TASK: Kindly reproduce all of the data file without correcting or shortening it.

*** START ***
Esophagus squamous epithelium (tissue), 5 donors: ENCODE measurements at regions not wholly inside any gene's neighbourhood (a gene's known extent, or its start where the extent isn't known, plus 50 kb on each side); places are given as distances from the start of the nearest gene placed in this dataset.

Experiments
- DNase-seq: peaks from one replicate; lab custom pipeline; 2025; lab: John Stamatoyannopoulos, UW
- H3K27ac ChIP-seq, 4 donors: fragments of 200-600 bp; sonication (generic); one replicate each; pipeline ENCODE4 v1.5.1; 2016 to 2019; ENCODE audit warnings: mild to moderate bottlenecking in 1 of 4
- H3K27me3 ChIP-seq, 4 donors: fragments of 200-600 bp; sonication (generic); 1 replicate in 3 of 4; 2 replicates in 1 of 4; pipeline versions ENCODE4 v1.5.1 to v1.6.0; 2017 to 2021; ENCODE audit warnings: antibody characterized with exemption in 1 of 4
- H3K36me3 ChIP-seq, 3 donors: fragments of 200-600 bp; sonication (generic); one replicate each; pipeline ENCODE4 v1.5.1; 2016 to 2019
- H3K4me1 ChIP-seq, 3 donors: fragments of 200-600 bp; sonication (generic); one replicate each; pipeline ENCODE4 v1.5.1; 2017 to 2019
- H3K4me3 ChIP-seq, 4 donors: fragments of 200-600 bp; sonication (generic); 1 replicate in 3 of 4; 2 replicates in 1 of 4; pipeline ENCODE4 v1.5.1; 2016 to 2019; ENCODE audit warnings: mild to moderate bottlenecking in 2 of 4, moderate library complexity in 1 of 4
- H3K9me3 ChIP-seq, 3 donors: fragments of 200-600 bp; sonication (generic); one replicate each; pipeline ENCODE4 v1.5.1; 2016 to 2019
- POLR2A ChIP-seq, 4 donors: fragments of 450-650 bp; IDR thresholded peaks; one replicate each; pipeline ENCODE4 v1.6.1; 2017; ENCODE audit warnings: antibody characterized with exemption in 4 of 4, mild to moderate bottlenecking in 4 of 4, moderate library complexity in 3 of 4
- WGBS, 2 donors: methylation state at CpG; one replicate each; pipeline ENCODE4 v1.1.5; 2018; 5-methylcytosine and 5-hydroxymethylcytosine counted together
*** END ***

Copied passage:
Esophagus squamous epithelium (tissue), 5 donors: ENCODE measurements at regions not wholly inside any gene's neighbourhood (a gene's known extent, or its start where the extent isn't known, plus 50 kb on each side); places are given as distances from the start of the nearest gene placed in this dataset.

Experiments
- DNase-seq: peaks from one replicate; lab custom pipeline; 2025; lab: John Stamatoyannopoulos, UW
- H3K27ac ChIP-seq, 4 donors: fragments of 200-600 bp; sonication (generic); one replicate each; pipeline ENCODE4 v1.5.1; 2016 to 2019; ENCODE audit warnings: mild to moderate bottlenecking in 1 of 4
- H3K27me3 ChIP-seq, 4 donors: fragments of 200-600 bp; sonication (generic); 1 replicate in 3 of 4; 2 replicates in 1 of 4; pipeline versions ENCODE4 v1.5.1 to v1.6.0; 2017 to 2021; ENCODE audit warnings: antibody characterized with exemption in 1 of 4
- H3K36me3 ChIP-seq, 3 donors: fragments of 200-600 bp; sonication (generic); one replicate each; pipeline ENCODE4 v1.5.1; 2016 to 2019
- H3K4me1 ChIP-seq, 3 donors: fragments of 200-600 bp; sonication (generic); one replicate each; pipeline ENCODE4 v1.5.1; 2017 to 2019
- H3K4me3 ChIP-seq, 4 donors: fragments of 200-600 bp; sonication (generic); 1 replicate in 3 of 4; 2 replicates in 1 of 4; pipeline ENCODE4 v1.5.1; 2016 to 2019; ENCODE audit warnings: mild to moderate bottlenecking in 2 of 4, moderate library complexity in 1 of 4
- H3K9me3 ChIP-seq, 3 donors: fragments of 200-600 bp; sonication (generic); one replicate each; pipeline ENCODE4 v1.5.1; 2016 to 2019
- POLR2A ChIP-seq, 4 donors: fragments of 450-650 bp; IDR thresholded peaks; one replicate each; pipeline ENCODE4 v1.6.1; 2017; ENCODE audit warnings: antibody characterized with exemption in 4 of 4, mild to moderate bottlenecking in 4 of 4, moderate library complexity in 3 of 4
- WGBS, 2 donors: methylation state at CpG; one replicate each; pipeline ENCODE4 v1.1.5; 2018; 5-methylcytosine and 5-hydroxymethylcytosine counted together